To be simple, for me platonic is to friendship what romantic is to romance. But I guess this is not how everybody use it. I have not your knowledge of history of the words and common use of terms. I am just influence by the fact that "squish" is define by "platonic attraction" which is defined by "the desire of be friend with someone".

The adjective form of "friend" is "friendly".
With platonic lacking an obvious noun form.
I don't understand how these words have become linked.

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Alright so, I’m joining this topic because I’m not sure I wrap my head around all of it either. This all seems to be dealing with differing ideas about what “platonic” actually means, right? I’m trying to suss this out:

 

 

—people who describe something as alterous tend to see platonic as being to do with friendship only 

 

—people who disagree with the above usage see platonic as its own separate thing, on a different level to either friends or romantic partners, and therefore to them alterous is redundant?

 

I agree that there seems to be a linguistic inconsistency with romantic ->> romance and platonic ->> friendship. 

 

Another wrinkle in all of this is that the term queerplatonic also linguistically implies that it is something different from platonic. So what makes it “queer?”

 

When dictionaries say platonic defines something non-physical or non-sexual, we should maybe consider the societal context, where people usually don’t separate romantic and sexual attraction, or for that matter any other attractions. 

 

My understanding of queerplatonic relationships is that they lack to some extent romantic attraction but contain one or more other types (emotional, aesthetic, sensual, sexual, etc.). Unless I’ve misunderstood and there are some people in QPRs who are not attracted to their partners in any way?

 

So here’s a shot in the dark, could platonic then refer simply to any relationship that does not contain attraction? In this case, alterous and platonic could coexist, where both describe something “else” but only alterous can go along with queerplatonic.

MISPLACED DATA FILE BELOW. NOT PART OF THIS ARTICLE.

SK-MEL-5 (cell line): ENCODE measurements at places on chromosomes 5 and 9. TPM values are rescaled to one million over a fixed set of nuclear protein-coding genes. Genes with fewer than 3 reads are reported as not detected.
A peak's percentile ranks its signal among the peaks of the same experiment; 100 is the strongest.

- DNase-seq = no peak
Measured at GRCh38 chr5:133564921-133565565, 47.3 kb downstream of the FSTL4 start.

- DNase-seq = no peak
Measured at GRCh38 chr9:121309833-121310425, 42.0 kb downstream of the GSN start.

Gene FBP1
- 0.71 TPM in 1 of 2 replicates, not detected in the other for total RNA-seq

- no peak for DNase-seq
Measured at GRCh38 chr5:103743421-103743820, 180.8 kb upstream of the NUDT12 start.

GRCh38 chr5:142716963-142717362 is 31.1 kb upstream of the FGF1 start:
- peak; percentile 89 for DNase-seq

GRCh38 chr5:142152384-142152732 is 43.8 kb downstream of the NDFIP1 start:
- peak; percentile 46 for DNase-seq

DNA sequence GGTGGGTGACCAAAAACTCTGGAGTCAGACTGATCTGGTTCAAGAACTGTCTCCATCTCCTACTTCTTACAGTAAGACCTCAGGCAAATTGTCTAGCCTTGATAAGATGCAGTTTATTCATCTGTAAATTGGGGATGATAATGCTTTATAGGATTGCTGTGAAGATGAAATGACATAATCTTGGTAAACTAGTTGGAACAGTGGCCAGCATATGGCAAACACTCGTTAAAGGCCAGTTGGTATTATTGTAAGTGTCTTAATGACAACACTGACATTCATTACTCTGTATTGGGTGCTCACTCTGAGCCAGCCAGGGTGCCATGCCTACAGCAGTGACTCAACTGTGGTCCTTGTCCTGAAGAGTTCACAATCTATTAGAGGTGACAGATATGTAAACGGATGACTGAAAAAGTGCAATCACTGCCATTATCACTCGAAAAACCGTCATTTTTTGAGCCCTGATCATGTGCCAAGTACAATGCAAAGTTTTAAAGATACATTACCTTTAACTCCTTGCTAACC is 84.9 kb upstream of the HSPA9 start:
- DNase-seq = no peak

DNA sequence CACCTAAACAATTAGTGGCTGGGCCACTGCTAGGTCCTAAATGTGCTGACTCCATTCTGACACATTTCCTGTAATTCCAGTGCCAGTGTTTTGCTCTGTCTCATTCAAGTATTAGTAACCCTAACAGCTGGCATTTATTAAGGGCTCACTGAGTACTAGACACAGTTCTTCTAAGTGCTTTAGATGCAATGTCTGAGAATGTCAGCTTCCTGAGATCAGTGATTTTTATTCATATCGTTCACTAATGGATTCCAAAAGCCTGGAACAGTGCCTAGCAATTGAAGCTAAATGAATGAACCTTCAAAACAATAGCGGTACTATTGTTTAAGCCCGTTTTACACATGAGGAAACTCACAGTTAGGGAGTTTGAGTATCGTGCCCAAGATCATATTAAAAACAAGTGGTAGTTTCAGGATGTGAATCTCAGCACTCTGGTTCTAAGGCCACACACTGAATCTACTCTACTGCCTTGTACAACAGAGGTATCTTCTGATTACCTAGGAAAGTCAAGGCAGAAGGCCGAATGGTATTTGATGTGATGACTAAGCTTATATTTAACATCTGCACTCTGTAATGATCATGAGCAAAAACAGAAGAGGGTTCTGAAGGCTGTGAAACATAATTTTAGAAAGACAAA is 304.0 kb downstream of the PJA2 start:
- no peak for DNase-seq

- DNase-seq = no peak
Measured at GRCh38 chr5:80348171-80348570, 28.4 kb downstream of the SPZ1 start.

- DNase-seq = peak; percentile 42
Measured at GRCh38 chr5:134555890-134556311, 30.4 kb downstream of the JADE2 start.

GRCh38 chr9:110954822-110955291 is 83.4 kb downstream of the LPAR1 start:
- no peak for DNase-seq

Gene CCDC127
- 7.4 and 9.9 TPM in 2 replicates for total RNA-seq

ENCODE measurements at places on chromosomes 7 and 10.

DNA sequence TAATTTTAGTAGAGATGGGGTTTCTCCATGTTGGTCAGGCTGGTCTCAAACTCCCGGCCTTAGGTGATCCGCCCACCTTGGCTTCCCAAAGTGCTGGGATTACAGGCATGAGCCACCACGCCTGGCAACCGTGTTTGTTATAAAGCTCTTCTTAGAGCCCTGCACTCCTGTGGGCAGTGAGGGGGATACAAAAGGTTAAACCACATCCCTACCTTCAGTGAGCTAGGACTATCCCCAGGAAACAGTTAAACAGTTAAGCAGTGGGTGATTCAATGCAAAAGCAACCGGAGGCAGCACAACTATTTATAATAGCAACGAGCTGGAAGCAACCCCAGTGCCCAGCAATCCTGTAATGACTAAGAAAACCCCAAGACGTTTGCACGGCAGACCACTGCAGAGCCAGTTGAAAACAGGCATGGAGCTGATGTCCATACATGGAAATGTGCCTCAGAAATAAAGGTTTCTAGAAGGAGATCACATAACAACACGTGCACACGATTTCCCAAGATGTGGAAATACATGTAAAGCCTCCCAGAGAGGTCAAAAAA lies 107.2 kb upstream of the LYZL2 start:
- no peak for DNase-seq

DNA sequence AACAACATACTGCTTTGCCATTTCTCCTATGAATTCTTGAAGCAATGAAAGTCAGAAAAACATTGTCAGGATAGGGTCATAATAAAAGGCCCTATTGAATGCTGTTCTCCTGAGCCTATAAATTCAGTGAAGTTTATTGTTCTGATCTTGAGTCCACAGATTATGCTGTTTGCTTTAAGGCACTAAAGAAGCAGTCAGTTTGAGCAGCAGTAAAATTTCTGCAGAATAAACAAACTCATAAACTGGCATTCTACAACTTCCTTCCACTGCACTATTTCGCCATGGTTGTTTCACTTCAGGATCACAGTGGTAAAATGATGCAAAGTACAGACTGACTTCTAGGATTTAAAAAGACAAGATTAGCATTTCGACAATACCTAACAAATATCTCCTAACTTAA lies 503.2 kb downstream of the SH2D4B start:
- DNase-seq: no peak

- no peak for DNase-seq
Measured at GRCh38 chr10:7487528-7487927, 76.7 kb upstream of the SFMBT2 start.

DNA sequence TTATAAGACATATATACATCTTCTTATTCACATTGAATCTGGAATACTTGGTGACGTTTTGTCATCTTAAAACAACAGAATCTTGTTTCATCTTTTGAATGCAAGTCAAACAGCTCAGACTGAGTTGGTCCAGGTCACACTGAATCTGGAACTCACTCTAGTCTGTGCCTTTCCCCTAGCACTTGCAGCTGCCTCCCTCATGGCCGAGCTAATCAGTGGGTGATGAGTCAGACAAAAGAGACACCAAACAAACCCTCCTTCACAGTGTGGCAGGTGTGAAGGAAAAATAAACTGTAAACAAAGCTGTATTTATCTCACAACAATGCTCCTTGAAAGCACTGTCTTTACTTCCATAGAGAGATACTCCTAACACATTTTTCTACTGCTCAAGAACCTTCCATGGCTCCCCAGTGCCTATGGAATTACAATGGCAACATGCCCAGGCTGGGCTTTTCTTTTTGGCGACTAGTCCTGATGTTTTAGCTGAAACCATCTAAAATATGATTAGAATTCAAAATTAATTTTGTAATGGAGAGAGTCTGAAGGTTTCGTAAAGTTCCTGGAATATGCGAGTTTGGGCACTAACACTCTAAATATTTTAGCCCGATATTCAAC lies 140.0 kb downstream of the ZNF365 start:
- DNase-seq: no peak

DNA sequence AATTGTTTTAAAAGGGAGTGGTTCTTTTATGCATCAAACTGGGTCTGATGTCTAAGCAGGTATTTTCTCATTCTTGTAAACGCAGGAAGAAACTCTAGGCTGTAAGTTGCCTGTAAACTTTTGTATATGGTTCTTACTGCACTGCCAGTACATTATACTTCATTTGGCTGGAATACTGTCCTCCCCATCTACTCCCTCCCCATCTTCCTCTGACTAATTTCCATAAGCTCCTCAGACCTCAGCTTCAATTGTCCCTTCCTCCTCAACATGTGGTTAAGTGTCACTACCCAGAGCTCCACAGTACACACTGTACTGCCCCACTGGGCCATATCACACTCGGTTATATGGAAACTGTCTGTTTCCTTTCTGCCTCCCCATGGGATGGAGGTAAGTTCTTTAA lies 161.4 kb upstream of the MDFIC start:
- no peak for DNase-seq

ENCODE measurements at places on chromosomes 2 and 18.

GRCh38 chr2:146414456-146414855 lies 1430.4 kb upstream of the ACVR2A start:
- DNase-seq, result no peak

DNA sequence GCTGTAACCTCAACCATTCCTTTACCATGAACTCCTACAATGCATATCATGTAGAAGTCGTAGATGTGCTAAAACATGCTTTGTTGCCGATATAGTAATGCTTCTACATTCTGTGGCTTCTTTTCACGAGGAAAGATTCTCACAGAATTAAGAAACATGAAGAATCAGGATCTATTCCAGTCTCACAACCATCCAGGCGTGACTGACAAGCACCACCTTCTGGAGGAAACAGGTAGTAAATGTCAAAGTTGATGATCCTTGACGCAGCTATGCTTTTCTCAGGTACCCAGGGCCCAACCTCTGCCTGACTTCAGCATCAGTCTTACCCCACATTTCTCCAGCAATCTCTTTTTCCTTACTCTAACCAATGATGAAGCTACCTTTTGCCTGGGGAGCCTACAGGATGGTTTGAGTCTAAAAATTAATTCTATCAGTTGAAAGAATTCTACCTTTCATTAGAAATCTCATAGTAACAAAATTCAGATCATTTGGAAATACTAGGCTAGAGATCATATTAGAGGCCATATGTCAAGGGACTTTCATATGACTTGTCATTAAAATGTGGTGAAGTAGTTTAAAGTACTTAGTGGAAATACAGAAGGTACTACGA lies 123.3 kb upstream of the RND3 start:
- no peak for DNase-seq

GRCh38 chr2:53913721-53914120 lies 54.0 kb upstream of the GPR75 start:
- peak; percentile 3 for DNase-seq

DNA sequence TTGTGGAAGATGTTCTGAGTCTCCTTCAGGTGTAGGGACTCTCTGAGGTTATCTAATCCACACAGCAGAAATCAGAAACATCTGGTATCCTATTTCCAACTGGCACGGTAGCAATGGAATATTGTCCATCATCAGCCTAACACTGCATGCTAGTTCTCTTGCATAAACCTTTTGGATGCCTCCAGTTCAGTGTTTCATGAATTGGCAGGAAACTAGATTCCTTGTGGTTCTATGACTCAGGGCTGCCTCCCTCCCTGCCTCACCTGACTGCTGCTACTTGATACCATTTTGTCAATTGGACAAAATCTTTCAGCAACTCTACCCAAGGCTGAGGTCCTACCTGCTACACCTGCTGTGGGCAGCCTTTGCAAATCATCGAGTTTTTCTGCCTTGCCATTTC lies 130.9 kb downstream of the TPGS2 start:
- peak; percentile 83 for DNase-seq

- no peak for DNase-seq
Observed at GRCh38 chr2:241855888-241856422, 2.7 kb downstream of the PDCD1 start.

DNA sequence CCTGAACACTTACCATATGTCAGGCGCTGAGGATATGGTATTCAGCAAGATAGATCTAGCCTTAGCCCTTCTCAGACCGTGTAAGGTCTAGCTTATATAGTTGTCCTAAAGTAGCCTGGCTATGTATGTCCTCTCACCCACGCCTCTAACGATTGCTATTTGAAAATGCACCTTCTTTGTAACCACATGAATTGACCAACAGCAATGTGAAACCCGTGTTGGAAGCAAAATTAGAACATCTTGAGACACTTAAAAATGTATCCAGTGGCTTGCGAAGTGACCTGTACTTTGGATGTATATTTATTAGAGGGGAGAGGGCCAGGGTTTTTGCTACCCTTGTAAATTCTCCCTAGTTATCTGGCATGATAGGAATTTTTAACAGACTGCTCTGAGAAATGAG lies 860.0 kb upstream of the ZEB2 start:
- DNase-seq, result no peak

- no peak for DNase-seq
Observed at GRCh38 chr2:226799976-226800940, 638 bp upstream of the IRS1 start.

Although don’t some people use the term platonic attraction? That really throws a wrench in my idea...

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12 hours ago, Coyote said:

Wait, hold on. Didn't @raavenb2619 use "alterous" for a feeling they've had that didn't involve wanting to form a particular relationship?

Yep. Quick recap, I use platonic attraction/squish to refer to when, for no discernible reason, someone I’ve never met seems super cool and I want to be friends with them. I also use platonic attraction/squish to refer to when I want to spend more time with a close friend (and sometimes go from being comfortable with platonic and physical affection to sometimes wanting to initiate it). I use alterous attraction to refer to when I have a specific feeling of attraction that’s neither platonic or romantic. It’s involved some of the stereotypical infatuation associated with romantic crushes, but had a friendship/nonromantic component. And in all of those cases, I haven’t wanted A Relationship (TM) (although I used to think I maybe sort of did want A Relationship (TM)). 

 

44 minutes ago, treepod said:

This all seems to be dealing with differing ideas about what “platonic” actually means, right?

And also what friends means, I think. I can see the two examples you give as resulting from a miscommunication/discrepancy on what friendship/platonicism is. 

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7 hours ago, nonmerci said:

To be simple, for me platonic is to friendship what romantic is to romance.

 

Okay. What are you using friendship to mean? (Here are five different ones that I know of)

 

6 hours ago, Mark said:

I'd have though if there were a need for a term to describe such relationships it would be expressed by allo aces. AFAIK they use "romantic", to describe such relationships.

 

Sure, but what I'm getting at is -- if "platonic" means "nonsexual" and "sexual" encompasses "romantic," then you're never in a position to need to distinguish between "nonromantic nonsexual" and "romantic nonsexual" -- but for those who do recognize the romantic nonsexual possibility, then the specifically romantic/nonromantic distinction becomes important, and that's how you'll see some people using it, as a consequence.

 

Though, again, to reiterate, because of this mess, I just say "nonromantic" if I mean nonromantic.

 

1 hour ago, treepod said:

—people who disagree with the above usage see platonic as its own separate thing, on a different level to either friends or romantic partners, and therefore to them alterous is redundant?

 

Do they? I'm not sure I've seen that. Here, maybe, although I'm not sure of that.

 

1 hour ago, treepod said: